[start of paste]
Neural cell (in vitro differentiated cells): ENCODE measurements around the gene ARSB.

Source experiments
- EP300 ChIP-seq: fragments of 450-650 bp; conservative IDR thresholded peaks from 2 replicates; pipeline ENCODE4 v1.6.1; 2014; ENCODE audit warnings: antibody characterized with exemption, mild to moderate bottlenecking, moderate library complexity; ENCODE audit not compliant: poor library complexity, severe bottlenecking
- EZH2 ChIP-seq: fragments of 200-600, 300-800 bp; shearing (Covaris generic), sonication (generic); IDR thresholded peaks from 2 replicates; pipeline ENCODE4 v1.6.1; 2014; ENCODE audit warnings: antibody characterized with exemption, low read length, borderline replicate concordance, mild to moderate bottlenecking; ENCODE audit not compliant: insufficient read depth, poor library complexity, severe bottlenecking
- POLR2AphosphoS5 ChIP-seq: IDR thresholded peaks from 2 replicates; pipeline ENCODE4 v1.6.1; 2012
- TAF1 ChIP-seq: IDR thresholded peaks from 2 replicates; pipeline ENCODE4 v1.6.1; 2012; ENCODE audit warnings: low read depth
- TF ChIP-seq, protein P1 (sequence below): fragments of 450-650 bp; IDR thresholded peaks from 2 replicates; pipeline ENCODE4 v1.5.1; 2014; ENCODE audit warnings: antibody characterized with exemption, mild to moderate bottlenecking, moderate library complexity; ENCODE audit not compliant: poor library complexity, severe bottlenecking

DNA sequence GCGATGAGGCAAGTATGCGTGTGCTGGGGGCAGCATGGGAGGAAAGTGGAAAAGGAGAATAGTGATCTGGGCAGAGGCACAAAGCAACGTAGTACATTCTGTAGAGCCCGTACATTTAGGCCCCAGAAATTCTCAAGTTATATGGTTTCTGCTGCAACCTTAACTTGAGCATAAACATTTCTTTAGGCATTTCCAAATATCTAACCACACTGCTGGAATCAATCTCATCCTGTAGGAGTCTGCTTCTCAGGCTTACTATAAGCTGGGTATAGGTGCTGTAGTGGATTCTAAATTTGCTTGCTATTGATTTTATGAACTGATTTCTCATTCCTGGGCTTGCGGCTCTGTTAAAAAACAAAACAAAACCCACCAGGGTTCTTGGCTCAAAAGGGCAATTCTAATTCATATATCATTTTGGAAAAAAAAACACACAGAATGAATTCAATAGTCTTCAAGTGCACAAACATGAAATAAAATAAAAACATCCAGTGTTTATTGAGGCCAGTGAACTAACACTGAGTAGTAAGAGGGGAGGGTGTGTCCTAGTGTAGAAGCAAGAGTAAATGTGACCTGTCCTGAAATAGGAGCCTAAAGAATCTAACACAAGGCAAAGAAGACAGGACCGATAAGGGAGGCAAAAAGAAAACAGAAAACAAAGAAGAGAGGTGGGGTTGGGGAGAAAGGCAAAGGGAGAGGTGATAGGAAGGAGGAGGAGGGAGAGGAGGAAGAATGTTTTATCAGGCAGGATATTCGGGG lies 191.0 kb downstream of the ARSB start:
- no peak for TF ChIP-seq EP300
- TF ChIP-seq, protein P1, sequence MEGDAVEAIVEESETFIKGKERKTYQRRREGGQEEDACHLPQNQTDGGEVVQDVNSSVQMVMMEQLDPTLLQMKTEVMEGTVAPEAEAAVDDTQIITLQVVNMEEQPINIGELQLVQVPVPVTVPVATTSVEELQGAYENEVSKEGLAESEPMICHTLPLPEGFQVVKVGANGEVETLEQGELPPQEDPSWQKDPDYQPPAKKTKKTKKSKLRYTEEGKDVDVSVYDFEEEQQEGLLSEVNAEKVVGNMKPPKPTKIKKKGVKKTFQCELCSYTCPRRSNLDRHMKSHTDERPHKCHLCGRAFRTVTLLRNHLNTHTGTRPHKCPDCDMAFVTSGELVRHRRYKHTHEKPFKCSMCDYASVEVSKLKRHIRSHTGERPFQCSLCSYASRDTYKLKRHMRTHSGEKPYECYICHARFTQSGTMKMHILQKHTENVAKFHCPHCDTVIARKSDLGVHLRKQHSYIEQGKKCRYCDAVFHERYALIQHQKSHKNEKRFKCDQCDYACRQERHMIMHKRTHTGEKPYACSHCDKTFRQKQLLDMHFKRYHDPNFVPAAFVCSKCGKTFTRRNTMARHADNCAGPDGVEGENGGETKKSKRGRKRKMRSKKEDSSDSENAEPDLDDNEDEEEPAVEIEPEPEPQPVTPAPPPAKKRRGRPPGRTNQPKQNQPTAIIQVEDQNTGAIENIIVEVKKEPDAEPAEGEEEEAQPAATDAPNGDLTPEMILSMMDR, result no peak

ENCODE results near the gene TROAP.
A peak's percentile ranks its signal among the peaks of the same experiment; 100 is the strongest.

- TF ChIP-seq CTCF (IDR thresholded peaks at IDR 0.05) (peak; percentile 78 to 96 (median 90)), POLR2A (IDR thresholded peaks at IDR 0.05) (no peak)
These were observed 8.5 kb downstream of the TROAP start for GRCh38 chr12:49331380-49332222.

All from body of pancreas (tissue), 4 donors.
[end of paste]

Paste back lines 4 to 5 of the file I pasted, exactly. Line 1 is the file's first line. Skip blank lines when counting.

- EZH2 ChIP-seq: fragments of 200-600, 300-800 bp; shearing (Covaris generic), sonication (generic); IDR thresholded peaks from 2 replicates; pipeline ENCODE4 v1.6.1; 2014; ENCODE audit warnings: antibody characterized with exemption, low read length, borderline replicate concordance, mild to moderate bottlenecking; ENCODE audit not compliant: insufficient read depth, poor library complexity, severe bottlenecking
- POLR2AphosphoS5 ChIP-seq: IDR thresholded peaks from 2 replicates; pipeline ENCODE4 v1.6.1; 2012